15 August, 2007

Respect the distance

I'm in training for my 5th marathon right now. Having done 4 already, I know the training, I know the gear, the nutrition, the need for BodyGlide, good socks, GUs/sport beans/Clif Bloks, etc.

But this is the first of my marathons where I've kept up decent mileage in the off-season. This is the first of my marathons where I'm physically fit enough to realistically and logically train for a marathon. This is the first of my marathons where I'm actually running most of my scheduled runs.

So why am I so nervous?

I figured out that I'm scared of what it means for me on race day. It means that I'm actually going to have to "bring it" mentally and that I'm going to have to push through my fatigue because I've trained to do so. In years past, if I was tired, I dropped to a walk and stayed there because it was comfortable and because I knew my half-assed training hadn't prepared me to go the full 26.2 running so why even try to make it past 20 running - hey, as long as I made it across the finish line, that was ok.

Now, I'm really training and that means no excuses on race day. Damn, that's scary.

4 comments:

Tom said...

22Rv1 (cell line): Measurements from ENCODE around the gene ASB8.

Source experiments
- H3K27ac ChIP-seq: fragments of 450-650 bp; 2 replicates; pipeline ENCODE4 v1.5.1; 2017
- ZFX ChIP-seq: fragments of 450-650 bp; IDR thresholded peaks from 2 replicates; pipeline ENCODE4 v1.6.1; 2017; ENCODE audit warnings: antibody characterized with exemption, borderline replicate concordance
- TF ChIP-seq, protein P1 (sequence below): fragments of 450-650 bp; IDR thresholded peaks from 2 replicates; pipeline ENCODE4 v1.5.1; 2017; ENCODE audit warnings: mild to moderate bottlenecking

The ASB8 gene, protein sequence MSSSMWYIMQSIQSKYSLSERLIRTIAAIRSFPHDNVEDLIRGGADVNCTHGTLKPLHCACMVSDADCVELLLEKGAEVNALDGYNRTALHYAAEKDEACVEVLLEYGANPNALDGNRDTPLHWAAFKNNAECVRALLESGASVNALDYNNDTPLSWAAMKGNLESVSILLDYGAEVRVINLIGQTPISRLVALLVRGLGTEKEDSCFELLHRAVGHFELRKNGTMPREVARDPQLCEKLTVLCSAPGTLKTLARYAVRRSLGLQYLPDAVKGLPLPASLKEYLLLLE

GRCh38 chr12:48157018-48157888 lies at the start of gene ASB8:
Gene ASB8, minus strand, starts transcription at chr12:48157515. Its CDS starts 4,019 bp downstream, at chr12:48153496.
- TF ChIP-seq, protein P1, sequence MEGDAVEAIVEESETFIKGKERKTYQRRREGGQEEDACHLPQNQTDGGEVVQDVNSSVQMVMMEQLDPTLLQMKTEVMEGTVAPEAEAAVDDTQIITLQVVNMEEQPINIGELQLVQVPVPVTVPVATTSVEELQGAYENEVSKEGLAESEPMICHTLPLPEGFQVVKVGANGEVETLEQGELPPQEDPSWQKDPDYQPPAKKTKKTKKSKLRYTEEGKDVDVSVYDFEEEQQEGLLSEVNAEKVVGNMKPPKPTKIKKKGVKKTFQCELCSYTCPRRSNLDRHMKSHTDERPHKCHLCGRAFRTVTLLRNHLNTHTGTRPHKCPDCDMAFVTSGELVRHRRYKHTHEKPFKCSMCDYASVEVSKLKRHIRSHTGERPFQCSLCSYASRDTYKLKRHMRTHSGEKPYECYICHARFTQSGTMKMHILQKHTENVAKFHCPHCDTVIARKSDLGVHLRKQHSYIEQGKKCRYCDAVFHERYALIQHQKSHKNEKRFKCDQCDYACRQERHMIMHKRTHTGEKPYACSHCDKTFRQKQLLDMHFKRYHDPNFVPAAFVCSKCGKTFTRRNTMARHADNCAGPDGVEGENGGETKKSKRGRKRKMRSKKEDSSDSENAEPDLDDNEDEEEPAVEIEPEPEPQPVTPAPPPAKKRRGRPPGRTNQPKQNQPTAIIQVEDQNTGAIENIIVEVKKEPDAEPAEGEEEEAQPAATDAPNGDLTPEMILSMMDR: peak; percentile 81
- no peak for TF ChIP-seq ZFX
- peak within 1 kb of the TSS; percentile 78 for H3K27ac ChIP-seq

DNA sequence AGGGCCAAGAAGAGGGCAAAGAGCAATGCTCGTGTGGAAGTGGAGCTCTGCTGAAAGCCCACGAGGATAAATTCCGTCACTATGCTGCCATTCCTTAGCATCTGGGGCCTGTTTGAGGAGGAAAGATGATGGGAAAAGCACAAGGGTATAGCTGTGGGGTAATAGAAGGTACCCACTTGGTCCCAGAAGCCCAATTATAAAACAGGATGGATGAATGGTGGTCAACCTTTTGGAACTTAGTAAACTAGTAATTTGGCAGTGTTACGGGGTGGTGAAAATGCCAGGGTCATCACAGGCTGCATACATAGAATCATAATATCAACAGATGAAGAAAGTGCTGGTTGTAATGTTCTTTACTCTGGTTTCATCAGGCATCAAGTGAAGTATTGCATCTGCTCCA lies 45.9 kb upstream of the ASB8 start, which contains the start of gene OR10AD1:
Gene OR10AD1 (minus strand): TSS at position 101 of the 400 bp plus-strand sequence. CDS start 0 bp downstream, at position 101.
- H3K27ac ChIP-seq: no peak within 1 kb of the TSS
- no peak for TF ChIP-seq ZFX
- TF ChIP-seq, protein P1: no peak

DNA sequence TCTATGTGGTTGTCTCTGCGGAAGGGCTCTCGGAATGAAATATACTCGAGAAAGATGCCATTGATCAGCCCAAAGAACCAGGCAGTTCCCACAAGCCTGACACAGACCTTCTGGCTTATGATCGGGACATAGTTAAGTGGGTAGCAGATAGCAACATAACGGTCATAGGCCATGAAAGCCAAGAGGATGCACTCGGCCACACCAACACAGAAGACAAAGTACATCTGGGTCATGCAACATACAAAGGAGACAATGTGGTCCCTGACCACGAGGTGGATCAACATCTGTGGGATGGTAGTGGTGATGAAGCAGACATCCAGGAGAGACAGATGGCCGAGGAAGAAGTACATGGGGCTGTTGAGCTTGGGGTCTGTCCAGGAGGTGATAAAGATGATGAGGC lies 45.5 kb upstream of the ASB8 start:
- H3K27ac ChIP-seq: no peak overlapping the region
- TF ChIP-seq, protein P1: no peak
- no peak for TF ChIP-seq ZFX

First of all, congrats you're having a good training experience. Me too, and I just posted about that yesterday.

I've "showed up" for marathons where I had to wonder about both my training and then the whole-race day matter of executing the race well. It's a helluva lot better to be trained and only have to worry about running wise and executing your race plan.

Chicago is the place to run well and fast. Incredible crowd support and pace teams that will get you to the finish within 60 sec of your goal time.

You're in an enviable place with your great training! Keep up the great work!

You already respect the distance, and you'll pull off a quality 26.2 in Chicago!

SuperMelRunning said...

This comment of "It means that I'm actually going to have to "bring it" mentally and that I'm going to have to push through my fatigue because I've trained to do so." really hit home for me. In all my other marathons there is a point where I just shut down and don't push through the fatigue and at columbus I need to push those thoughts aside and live up to what am I capable of.

I think what is really taking place is that I am afraid of reaching my goals because I'm not worth having those feelings on what it's like to reach goals made. I need to realize I am capable of realizing my goals. I know you will be able to too. I can't wait to follow your progress on race day and in your realization of all of your potential viturually. You rock!

RunJulieRun said...

I think you hit it on the head here!

I just wanted to finish my first marathon. I talked myself into walking--it was okay--it's a long way. This time I will need to "bring it".

You will do well! Game on, Sister!

Kent said...

I am there with you. I am doing my first, and I don't want to be the guy who walks the final 13.1 miles. This makes my training - I actually ran the 18 miles long run last week with the commitment to see what I could do rather than just complete it. I am not sure which is worse - not knowing the coming pain and preparing for it or knowing it all too well and prepping for it again. Thanks for the post.